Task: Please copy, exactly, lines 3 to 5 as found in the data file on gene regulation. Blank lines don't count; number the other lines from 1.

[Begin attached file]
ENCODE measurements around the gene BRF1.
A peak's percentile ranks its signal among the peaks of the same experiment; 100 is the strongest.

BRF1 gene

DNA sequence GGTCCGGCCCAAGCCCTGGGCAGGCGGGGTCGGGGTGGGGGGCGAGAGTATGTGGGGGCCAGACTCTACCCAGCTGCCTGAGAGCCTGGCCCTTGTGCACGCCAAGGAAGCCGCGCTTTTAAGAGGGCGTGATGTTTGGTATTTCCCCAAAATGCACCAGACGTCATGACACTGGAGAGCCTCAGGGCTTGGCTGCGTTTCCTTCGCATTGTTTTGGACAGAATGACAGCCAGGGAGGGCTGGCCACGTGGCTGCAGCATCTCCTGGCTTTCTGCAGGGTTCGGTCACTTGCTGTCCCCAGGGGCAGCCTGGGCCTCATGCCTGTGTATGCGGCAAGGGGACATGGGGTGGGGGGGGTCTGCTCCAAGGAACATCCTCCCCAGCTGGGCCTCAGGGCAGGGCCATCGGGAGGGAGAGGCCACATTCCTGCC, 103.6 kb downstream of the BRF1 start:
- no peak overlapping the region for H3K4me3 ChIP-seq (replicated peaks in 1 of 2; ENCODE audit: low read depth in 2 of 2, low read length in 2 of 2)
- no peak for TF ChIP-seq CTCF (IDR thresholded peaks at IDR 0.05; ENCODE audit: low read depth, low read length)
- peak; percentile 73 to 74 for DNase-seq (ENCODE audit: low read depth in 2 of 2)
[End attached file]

BRF1 gene

DNA sequence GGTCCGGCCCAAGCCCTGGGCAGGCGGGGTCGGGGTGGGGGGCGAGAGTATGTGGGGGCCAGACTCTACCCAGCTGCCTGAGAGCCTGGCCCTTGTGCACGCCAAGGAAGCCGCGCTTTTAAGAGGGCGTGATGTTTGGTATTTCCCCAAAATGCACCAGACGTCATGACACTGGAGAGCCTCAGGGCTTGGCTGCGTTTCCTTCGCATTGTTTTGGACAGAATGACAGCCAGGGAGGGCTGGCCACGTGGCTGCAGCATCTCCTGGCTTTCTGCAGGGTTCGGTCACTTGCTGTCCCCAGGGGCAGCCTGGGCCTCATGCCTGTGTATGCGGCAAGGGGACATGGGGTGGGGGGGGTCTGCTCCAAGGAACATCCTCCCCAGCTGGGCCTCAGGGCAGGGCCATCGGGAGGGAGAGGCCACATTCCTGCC, 103.6 kb downstream of the BRF1 start:
- no peak overlapping the region for H3K4me3 ChIP-seq (replicated peaks in 1 of 2; ENCODE audit: low read depth in 2 of 2, low read length in 2 of 2)